“The Lunatic Is On The Grass (Just Make Sure He Stays Off The Carpet)”

Films: "A Clockwork Orange " (1971) Starring Malcolm Mcdowell

I remember one time I was talking to a friend. He went to the movies every week, sometimes two or three times. He saw everything! I mean everything, like even the worst possible entertainments imaginable. He’d tell me all about these movies he would watch. He didn’t always buy popcorn, which was interesting. He’d just sit there, in the dark, sometimes alone because he would go to matinee showings, early afternoon, early morning, in the middle of the night.

Years into this, I notice the pattern. I finally ask him, “why do you go to all these movies when you know they suck?” He looks at me, says very simply, “It gets hot in New York in the summer and I don’t have an air conditioner!” Oh. Okay. I get it now. I thought about my friend last night when I was watching the Oscars. The show was nothing to write home about; self-congratulations, lots of fear, lots of political and social anxiety. Lauded, compelling young actresses “debuting” new hairstyles – I love that! Now I can go the barber, get my hairs cut and then debut the ensuing, unwieldy mass on my scalp! Lots of ridiculous dresses (reminds me of the time somebody asked Jamie Gumb whom he was wearing, and he said, “a great big fat person”). Heaping handfuls of gay men pretending to be straight for some reason. Like I said, nothing to write home about …

Cheryl Boone Isaacs, the president of the Academy of Motion Picture Arts and Sciences (I wonder if she’s making less money than Jack Valenti – don’t make Patricia Arquette angry!), came out and laid this little nugget on our laps:

“As we stand on this stage with the eyes of the world upon us, we as a filmmaking community have a responsibility, a responsibility to ensure that no one’s voice is silenced by threats.”

Really? Did she just say that? I laughed. My daughter rolled her eyes. She knows what I’m thinking. It’s interesting that this statement would be made when a company like Sony cowers in a urine-soaked corner of the room like a neutered poodle afraid to unleash another Rogen/Franco stoner movie on the general populace. Instead they go the video-on-demand route; a sort-of passive-aggressive way to release a movie, don’t you think?

Let’s go back to responsibility. Yes, I understand when you’re making a movie that might be politically charged, perhaps a devastating social statement or something, you might want to get it right, but responsibility doesn’t nest in the filmmakers’ hands like an endangered species of bird. The studios are the structures with pre-eminent power, either to release a movie, or bury a movie.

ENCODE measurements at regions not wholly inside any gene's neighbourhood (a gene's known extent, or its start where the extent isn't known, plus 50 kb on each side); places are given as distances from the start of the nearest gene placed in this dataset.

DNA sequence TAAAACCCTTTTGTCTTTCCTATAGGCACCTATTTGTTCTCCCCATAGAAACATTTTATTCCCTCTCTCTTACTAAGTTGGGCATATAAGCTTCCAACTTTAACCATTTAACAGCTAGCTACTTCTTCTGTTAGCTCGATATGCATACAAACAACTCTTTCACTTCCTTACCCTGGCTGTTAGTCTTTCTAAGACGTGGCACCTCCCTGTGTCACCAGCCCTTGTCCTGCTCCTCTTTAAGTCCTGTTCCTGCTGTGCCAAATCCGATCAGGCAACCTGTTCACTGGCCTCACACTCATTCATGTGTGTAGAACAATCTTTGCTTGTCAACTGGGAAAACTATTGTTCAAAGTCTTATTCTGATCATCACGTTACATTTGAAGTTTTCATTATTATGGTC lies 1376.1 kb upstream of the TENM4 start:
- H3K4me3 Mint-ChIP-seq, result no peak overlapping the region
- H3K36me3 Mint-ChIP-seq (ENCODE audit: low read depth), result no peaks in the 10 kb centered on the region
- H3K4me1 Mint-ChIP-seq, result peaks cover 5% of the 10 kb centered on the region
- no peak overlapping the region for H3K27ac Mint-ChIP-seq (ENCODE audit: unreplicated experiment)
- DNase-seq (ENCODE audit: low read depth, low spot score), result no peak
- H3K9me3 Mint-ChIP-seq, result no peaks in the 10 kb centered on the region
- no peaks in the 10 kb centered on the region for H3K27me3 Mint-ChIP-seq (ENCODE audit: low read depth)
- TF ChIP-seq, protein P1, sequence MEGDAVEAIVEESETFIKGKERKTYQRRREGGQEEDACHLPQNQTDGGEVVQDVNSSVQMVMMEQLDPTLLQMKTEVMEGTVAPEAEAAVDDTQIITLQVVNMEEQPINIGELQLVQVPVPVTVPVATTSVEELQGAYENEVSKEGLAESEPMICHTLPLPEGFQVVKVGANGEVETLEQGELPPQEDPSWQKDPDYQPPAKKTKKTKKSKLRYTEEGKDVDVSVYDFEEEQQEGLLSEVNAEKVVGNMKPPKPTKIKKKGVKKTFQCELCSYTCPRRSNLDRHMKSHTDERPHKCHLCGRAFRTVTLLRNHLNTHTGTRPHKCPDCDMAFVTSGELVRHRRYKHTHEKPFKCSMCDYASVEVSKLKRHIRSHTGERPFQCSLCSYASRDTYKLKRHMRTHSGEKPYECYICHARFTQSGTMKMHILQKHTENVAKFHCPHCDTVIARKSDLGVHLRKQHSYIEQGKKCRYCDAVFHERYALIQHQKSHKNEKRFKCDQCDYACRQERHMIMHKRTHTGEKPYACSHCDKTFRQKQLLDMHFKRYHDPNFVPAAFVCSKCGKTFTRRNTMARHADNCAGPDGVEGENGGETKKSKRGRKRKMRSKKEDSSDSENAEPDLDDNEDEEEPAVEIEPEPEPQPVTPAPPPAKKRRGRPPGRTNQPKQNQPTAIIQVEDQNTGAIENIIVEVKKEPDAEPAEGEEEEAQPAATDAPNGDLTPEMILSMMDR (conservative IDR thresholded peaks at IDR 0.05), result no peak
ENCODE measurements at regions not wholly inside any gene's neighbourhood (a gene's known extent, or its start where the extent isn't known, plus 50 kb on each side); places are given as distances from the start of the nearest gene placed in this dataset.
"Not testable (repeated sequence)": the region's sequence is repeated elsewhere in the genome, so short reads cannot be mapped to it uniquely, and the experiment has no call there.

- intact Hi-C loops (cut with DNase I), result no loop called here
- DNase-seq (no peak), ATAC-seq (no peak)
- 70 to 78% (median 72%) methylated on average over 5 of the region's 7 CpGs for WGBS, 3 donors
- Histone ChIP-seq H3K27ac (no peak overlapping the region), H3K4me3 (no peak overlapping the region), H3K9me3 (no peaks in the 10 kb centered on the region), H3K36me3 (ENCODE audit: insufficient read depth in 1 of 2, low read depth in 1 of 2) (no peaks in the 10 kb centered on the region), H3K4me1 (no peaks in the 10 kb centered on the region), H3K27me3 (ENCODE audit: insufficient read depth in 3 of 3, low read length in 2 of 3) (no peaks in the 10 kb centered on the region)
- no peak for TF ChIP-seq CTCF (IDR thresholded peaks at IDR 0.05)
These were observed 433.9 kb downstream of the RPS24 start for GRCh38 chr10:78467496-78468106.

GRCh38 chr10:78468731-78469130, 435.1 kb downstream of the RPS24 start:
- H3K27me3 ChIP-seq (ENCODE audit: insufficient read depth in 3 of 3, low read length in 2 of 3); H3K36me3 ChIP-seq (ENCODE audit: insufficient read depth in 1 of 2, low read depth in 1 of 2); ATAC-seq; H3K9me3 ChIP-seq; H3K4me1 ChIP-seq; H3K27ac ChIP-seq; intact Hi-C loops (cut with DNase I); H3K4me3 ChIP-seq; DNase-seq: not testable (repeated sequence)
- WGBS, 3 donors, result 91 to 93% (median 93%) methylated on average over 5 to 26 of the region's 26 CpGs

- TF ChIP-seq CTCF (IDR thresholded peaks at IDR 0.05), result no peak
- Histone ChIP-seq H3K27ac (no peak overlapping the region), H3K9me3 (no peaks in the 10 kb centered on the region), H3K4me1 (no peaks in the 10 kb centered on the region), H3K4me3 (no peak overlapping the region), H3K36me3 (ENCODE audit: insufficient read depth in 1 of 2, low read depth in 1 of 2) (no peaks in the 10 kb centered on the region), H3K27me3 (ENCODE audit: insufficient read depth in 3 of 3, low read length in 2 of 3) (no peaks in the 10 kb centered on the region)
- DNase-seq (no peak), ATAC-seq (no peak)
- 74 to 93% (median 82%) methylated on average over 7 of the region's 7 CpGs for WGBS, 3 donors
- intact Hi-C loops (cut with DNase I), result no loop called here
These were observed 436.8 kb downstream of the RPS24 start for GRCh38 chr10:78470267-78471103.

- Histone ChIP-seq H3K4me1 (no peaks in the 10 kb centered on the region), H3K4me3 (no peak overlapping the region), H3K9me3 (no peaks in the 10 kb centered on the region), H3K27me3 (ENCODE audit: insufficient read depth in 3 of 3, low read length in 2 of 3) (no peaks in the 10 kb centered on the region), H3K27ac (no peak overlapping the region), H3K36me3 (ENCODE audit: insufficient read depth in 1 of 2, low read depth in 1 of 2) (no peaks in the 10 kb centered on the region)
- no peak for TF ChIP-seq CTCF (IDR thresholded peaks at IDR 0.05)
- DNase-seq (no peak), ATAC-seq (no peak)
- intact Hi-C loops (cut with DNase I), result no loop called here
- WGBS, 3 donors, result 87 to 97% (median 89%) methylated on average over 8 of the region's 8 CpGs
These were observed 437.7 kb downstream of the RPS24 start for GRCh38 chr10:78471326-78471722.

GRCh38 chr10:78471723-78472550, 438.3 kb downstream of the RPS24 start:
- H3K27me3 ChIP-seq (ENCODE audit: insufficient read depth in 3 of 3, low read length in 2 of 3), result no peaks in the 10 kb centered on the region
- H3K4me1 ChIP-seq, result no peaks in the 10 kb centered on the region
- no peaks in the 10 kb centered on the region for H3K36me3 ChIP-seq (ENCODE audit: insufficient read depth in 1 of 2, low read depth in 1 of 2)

Filmmakers provide a script, get the money, type up the schedules, make arrangements for actors and crew, and make the movies. The studios bankroll awards shows like the Oscars. So who is Ms. Isaacs talking to? The actors and actresses? Nope. They’re there to look pretty. The filmmakers? Nope. They’re there to look intelligent and thoughtful. The studios? Nope. They’re there to sign the checks. She must be talking to herself. If this is the case, get that crazy woman off the stage before she breaks something! While you’re at it, get Terrence Howard to a doctor so he can come down from the acid he obviously took before his speech.

Terrence Howard

If there is one thing filmmakers should be responsible for, it must be to entertain the audience – something they very rarely accomplish, but they get paid either way – so go figure. Such is the nature of art. “Art”, being subjective, never gambles on the actual notion of being a failure or a success. It tends to be all based on sales. For example, there’s a movie or television product you think is brilliant, and then somebody else will turn around and proclaim it crap. That’s how anything works when it based on a singular interpretation of the material.

One more thing about filmmakers with political and/or social responsibility notches on their respective belts. Stanley Kubrick tried to be politically responsible – by essentially making a movie for an irresponsible populace who proceeded to send him death threats to the point he had to ban his own movie. Theo Van Gogh made a movie about the treatment of women in Islam. He was stabbed and shot multiple times. Kevin Smith made a goofy comedy about God. He got death threats. If you ask me, filmmakers need to stop being socially or politically responsible, lest they become the targets of more idiotic violence.

So the Academy pays unnecessary lip-service, slaps itself on the back while the “eyes of the world” turn away unimpressed, and people I know still go to the movies just to get out of the heat. Beats having high electric bills.


David Lawler has written for Film Threat, VHS Rewind, Second Union, and his own blog, Misadventures in BlissVille. Lawler has produced several podcasts including That Twilighty Show About That Zone, Two Davids Walk Into A Bar (with co-host David Anderson), EQ Lawler/Saltz (with Alex Saltz), and Upstairs at Froelich's (with co-host John Froelich).

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